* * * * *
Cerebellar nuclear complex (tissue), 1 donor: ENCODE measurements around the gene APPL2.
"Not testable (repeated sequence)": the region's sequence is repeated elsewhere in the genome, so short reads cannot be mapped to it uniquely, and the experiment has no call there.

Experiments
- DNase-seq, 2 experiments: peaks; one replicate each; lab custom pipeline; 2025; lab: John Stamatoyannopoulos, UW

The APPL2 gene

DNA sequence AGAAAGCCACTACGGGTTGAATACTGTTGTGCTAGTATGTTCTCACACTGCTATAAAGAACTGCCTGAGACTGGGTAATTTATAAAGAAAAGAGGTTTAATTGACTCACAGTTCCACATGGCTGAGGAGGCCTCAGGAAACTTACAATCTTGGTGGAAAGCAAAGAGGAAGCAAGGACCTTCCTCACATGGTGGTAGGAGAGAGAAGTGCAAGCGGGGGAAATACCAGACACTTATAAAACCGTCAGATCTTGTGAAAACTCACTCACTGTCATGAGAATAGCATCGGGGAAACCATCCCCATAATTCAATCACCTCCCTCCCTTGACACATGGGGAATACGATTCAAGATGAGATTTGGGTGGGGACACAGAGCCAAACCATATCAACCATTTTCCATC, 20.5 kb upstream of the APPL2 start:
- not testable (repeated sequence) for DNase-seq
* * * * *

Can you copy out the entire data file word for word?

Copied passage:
Cerebellar nuclear complex (tissue), 1 donor: ENCODE measurements around the gene APPL2.
"Not testable (repeated sequence)": the region's sequence is repeated elsewhere in the genome, so short reads cannot be mapped to it uniquely, and the experiment has no call there.

Experiments
- DNase-seq, 2 experiments: peaks; one replicate each; lab custom pipeline; 2025; lab: John Stamatoyannopoulos, UW

The APPL2 gene

DNA sequence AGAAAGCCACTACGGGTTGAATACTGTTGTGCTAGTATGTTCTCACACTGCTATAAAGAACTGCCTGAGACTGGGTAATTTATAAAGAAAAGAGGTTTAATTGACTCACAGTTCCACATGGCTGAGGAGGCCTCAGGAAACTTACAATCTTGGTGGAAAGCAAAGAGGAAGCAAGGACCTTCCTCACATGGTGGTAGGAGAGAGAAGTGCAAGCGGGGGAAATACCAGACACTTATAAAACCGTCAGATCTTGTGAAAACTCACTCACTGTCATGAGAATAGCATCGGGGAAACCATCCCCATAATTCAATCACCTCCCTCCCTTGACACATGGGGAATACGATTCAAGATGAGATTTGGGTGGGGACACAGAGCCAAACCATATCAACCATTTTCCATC, 20.5 kb upstream of the APPL2 start:
- not testable (repeated sequence) for DNase-seq